Five hundred years ago, Cortés's armies descended on what are now Mexico's heartland states of Guanajuato, Querétaro and Michoacán, drawn by the promise of gold. Today it's the resulting cache of small, perfectly preserved colonial cities lying within easy reach of one another that makes this undervisited region irresistible. The most famous town around here, without a doubt, is San Miguel de Allende; but a mere 50 miles away as the crow flies (though a thousand miles away in terms of attitude) lies a small city that, for my money, beats that arty-gringo haven hands down: Guanajuato, eponymous capital of the state, birthplace of the painter Diego Rivera and once, in its silver-mining days, among the richest cities in Mexico. I'm not knocking San Miguelit's stunning, it has some lovely hotels, and you can get blueberry waffles and veggie burgersbut I am here to praise its charming neighbor to the west.
Guanajuato looks like it's been poured into place, its pastel-painted colonial villas, basilicas and churches dripping down either side of a steep, narrow ravine and arranged along crooked cobblestone callejones (alleys) that suddenly climb 17th-century stone steps or flare out into tree-shaded plazas. The city manages to be simultaneously peaceful and bustling. Its students outnumber its tourists, and the paseothe evening strollis taken very seriously. Instead of a zócalo, or town square, Guanajuato has the Jardín de la Unión, a red-tiled, café-lined triangle with a topiary roof of Indian laurels and a well-used bandstand. The university is often said to be the best in Mexico, but not for its bulky, pseudo-Moorish mid-'50s architectureit's one of the more boring buildings in town. At the other extreme are the churches (like the Jesuit Templo de la Compañía, with its fizzy ultra-Baroque facade); Teatro Juárez, a neoclassical theater full of decadent velvets, gilt and chandeliers, opened by the then all-powerful general Porfirio Daz himself in 1903; and the forbidding Alhóndiga de Granaditas, a granary-turned-prison, site of one of the first battles of the War of Independence and now a rather good museum.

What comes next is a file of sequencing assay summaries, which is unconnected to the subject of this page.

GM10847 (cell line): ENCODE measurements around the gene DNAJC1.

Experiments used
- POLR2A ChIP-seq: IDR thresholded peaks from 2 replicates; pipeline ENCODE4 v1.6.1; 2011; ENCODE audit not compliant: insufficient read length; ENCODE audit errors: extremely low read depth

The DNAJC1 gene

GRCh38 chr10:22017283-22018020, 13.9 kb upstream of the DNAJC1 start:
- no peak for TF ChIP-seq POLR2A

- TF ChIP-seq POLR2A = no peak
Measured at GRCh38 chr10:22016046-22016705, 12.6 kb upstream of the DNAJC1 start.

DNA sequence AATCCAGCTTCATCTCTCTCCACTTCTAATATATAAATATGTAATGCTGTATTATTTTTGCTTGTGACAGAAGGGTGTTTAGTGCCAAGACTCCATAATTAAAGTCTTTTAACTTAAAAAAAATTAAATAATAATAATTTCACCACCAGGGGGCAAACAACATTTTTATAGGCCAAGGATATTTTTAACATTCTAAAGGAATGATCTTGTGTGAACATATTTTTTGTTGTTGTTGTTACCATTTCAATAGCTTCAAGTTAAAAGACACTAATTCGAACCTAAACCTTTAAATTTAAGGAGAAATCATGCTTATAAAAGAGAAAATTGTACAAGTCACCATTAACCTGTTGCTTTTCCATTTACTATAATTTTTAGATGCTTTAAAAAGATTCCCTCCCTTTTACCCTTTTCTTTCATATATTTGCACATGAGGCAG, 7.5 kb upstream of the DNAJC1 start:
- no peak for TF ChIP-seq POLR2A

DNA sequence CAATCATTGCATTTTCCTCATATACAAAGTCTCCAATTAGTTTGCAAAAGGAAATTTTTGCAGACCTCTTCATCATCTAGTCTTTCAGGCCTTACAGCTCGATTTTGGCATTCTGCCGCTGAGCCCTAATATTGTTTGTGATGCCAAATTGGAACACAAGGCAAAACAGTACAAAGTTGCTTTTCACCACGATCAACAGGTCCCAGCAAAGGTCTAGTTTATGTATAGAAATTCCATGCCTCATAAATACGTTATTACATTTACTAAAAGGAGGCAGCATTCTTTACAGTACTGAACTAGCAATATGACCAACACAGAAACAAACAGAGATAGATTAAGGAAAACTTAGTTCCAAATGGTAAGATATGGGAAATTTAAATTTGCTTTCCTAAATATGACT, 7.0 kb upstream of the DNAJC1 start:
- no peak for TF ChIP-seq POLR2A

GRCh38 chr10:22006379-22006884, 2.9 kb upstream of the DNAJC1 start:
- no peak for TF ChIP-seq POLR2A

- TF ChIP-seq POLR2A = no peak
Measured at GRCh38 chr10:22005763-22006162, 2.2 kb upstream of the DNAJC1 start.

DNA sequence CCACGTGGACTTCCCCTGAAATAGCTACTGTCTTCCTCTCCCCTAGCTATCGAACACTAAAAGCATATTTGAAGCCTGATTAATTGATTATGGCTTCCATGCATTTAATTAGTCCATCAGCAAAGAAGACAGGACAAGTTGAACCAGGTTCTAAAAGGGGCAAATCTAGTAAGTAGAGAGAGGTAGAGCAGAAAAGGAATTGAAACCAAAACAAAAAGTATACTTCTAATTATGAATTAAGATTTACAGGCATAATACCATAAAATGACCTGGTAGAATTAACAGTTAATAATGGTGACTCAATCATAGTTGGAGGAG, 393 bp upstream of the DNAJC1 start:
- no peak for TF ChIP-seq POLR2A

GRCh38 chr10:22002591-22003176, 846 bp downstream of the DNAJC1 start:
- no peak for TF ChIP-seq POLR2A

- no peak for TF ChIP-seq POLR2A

This city has been under UNESCO World Heritage protection just since 1988, yet its beauty is not only unchanged, it's barely even besmirched by trafficthanks to an ingenious network of underground roads, created in the '60s from an old riverbed. It's thrilling to twist and hurtle through these tunnels by taxi, getting voyeuristic flashes of somebody's washing overhead, then land suddenly in a sunlit central street.